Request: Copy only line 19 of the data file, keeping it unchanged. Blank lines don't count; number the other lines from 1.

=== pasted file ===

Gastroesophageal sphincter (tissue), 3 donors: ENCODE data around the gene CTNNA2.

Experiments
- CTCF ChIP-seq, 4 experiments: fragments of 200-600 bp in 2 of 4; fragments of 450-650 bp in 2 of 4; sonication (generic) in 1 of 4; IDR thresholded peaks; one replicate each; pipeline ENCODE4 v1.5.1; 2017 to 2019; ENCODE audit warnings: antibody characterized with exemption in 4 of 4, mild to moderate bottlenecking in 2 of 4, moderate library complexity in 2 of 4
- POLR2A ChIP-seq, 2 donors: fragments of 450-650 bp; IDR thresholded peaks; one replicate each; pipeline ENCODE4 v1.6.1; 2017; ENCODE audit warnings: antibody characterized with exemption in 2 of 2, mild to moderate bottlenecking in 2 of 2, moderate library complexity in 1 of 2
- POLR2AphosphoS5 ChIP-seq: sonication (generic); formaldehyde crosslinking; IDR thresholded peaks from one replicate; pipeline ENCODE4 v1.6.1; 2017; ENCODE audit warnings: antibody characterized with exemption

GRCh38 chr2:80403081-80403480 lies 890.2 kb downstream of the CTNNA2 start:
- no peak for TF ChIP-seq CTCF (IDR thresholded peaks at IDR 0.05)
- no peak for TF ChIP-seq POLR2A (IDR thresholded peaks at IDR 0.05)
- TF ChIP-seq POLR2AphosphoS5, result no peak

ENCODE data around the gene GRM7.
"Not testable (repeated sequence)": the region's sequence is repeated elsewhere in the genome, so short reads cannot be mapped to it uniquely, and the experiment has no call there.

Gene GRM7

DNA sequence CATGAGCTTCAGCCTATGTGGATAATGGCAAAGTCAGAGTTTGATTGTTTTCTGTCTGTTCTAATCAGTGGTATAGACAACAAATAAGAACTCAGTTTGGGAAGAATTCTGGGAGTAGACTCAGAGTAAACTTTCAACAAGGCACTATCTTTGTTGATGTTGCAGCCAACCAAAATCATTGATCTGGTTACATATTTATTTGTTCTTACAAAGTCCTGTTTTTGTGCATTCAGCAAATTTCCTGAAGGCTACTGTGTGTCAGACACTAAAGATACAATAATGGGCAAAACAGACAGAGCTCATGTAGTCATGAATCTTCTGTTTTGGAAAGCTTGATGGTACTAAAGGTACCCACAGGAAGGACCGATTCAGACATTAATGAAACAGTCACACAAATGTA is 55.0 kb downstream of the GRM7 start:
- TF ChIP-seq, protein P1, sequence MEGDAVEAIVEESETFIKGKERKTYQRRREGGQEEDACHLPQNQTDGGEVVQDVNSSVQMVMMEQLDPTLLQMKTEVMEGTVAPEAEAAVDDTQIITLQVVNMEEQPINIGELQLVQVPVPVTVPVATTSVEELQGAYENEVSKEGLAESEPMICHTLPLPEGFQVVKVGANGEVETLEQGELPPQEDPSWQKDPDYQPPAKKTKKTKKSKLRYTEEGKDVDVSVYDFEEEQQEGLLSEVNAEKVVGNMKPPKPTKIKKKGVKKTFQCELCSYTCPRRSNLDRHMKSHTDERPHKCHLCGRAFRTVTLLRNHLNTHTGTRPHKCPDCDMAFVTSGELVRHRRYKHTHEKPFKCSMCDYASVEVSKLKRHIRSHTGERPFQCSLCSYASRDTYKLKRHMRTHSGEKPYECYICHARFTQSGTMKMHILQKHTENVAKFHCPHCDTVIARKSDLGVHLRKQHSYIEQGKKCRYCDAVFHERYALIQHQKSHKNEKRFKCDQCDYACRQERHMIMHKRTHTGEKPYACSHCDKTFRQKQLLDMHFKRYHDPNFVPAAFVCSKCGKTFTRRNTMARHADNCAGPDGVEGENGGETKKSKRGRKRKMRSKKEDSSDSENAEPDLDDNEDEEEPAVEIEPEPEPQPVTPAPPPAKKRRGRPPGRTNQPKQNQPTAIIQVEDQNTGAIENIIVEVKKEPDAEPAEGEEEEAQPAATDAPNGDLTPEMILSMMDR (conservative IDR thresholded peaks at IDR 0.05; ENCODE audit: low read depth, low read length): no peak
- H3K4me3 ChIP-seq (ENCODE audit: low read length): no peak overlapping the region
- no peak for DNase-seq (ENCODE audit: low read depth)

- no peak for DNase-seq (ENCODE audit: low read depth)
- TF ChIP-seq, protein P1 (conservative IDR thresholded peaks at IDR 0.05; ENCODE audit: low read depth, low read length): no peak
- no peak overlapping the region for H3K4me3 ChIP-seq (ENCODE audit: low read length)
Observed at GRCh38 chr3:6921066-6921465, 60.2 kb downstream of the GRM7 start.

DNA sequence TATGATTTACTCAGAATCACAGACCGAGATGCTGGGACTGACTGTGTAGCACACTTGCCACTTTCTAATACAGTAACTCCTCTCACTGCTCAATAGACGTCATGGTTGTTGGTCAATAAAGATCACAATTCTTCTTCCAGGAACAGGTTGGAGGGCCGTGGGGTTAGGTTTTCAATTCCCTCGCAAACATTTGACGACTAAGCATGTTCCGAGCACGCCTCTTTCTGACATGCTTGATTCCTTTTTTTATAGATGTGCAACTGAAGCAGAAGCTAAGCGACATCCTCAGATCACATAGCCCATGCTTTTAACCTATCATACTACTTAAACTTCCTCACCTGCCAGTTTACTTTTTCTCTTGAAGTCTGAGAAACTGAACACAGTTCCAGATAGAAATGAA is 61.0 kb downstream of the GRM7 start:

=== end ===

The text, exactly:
- no peak overlapping the region for H3K4me3 ChIP-seq (ENCODE audit: low read length)